LXD is a next generation system container manager. It offers a user experience similar to virtual machines but using Linux containers instead.
It's image based with pre-made images available for a wide number of Linux distributions and is built around a very powerful, yet pretty simple, REST API.
The LXD project was founded and is currently led by Canonical Ltd with contributions from a range of other companies and individual contributors.
The core of LXD is a privileged daemon which exposes a REST API over a local unix socket as well as over the network (if enabled).
Clients, such as the command line tool provided with LXD itself then do everything through that REST API. It means that whether you're talking to your local host or a remote server, everything works the same way.
Some of the biggest features of LXD are:
- Secure by design (unprivileged containers, resource restrictions and much more)
- Scalable (from containers on your laptop to thousand of compute nodes)
- Intuitive (simple, clear API and crisp command line experience)
- Image based (with a wide variety of Linux distributions published daily)
- Support for Cross-host container and image transfer (including live migration with CRIU)
- Advanced resource control (cpu, memory, network I/O, block I/O, disk usage and kernel resources)
- Device passthrough (USB, GPU, unix character and block devices, NICs, disks and paths)
- Network management (bridge creation and configuration, cross-host tunnels, ...)
- Storage management (support for multiple storage backends, storage pools and storage volumes)
Integration with OpenStack¶
The "nova-lxd" project provides an OpenStack Nova plugin that seemlessly integrates system containers into a regular OpenStack deployment.
With this, users will either get a virtual machine or a container, simply depending on what image or instance type they select. It's completely transparent and works with the regular OpenStack APIs.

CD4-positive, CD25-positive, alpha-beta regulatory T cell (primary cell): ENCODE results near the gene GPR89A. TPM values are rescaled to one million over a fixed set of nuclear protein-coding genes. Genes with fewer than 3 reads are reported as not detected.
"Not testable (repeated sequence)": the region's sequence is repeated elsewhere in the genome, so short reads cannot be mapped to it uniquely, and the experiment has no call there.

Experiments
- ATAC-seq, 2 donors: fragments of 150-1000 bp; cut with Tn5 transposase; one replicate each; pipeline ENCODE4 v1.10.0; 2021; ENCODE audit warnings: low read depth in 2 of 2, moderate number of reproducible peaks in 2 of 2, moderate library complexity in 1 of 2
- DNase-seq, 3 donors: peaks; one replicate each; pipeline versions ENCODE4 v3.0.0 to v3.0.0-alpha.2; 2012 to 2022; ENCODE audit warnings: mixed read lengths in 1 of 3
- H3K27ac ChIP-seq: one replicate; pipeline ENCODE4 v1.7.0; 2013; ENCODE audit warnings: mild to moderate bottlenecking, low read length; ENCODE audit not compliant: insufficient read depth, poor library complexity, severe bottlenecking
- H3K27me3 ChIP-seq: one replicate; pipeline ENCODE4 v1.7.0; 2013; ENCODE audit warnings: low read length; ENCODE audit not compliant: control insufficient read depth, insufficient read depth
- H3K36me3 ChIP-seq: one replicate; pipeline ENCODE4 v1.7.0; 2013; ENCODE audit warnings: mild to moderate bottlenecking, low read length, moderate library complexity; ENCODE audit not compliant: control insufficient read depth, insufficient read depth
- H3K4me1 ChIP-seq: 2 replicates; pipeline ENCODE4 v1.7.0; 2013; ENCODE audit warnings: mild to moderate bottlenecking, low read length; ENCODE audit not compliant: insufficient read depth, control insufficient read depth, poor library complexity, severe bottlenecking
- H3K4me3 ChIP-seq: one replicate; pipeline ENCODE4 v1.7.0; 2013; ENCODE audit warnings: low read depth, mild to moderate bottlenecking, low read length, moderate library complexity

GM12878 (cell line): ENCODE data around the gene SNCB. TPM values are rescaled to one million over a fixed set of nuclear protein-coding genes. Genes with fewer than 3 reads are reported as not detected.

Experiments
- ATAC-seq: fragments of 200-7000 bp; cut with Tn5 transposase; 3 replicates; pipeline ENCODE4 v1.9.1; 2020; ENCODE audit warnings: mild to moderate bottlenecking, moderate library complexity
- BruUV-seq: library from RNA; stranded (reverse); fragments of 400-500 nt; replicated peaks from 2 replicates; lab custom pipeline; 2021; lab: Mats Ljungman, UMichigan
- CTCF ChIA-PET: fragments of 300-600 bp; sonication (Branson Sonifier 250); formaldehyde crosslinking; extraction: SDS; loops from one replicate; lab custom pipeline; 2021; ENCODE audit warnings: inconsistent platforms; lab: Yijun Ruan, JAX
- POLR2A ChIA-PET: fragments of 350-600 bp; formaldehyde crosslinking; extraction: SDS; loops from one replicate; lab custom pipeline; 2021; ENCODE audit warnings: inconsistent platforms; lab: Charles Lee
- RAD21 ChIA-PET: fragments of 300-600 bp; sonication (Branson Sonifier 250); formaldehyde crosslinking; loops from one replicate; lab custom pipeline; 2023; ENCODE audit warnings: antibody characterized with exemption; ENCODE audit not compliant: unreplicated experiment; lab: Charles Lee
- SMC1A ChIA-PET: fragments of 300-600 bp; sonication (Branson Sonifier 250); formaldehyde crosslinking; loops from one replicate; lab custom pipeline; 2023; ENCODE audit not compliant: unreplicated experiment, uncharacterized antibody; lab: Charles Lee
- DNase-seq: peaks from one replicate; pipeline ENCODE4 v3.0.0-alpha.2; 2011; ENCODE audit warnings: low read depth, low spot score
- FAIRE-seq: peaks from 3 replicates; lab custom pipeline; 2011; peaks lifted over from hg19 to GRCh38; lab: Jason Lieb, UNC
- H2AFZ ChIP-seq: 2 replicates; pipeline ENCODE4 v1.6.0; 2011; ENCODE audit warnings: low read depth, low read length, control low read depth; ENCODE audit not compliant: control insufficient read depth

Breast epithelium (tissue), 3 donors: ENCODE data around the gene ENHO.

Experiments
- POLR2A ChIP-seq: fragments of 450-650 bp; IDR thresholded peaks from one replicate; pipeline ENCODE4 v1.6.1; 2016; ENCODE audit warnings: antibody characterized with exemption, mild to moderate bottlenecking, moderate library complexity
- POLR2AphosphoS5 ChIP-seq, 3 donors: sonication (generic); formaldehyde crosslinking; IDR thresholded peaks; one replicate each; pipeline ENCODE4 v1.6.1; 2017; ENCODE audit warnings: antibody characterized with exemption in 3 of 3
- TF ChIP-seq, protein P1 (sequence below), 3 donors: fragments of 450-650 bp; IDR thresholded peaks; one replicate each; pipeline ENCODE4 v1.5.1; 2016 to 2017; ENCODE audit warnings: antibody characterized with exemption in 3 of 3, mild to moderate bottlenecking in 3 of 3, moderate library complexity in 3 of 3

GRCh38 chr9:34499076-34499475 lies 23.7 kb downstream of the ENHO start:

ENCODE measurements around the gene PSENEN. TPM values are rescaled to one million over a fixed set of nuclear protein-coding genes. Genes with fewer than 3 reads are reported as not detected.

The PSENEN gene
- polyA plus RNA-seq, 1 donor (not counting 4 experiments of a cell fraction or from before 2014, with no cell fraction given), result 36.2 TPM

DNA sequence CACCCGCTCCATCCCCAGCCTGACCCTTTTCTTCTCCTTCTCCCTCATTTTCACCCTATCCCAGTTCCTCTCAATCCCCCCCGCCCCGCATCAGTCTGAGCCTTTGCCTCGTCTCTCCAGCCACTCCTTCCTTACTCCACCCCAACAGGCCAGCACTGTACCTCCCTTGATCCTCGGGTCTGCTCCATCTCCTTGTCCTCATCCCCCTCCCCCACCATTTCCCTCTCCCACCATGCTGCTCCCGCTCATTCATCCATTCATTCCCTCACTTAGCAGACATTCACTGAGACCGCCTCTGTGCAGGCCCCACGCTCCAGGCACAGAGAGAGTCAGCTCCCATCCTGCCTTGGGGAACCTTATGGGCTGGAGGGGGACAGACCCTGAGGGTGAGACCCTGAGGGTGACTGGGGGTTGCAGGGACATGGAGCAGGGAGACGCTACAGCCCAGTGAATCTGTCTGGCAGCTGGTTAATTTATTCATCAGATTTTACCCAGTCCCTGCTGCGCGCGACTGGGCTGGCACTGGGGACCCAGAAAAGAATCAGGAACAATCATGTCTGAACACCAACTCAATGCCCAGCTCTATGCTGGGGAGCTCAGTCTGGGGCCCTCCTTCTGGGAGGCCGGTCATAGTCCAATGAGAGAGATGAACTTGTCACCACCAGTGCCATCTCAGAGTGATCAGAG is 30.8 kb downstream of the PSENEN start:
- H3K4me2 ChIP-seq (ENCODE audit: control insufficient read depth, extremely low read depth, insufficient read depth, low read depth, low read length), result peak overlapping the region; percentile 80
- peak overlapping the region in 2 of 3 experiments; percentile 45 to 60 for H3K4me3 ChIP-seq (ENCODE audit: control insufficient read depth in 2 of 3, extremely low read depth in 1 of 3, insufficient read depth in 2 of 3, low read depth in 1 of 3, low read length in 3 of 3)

To learn more about LXD and OpenStack, take a look at our getting started with OpenStack page.
LXD works on any recent Linux distribution. LXD upstream directly maintains the Ubuntu packages and also publishes a snap package which can be used with most of the popular Linux distributions.
More details can be found on our getting started page.
Relationship with LXC¶
LXD isn't a rewrite of LXC, in fact it's building on top of LXC to provide a new, better user experience. Under the hood, LXD uses LXC through liblxc and its Go binding to create and manage the containers.
It's basically an alternative to LXC's tools and distribution template system with the added features that come from being controllable over the network.
Language, licensing and contributions¶
LXD is written in Go, it's free software and is developed under the Apache 2 license.
There are no CLA or similar legal agreements required to contribute to LXD, however we do require commits be signed-off (following the DCO - Developer Certificate of Ownership).
LXD has two kind of releases:
- LTS releases
- Feature releases
The current LTS is LXD 2.0 which is supported until June 2021 and gets frequent bugfix and security updates but does not receive any feature addition.
Feature releases are pushed out every month or so and contain new features as well as bugfixes. The normal support length for those releases is of about a month, or until the next one comes out. Some Linux distributions may offer longer support for particular feature releases that they decided to ship.
Commercial support for LXD on Ubuntu LTS releases can be obtained from Canonical Ltd.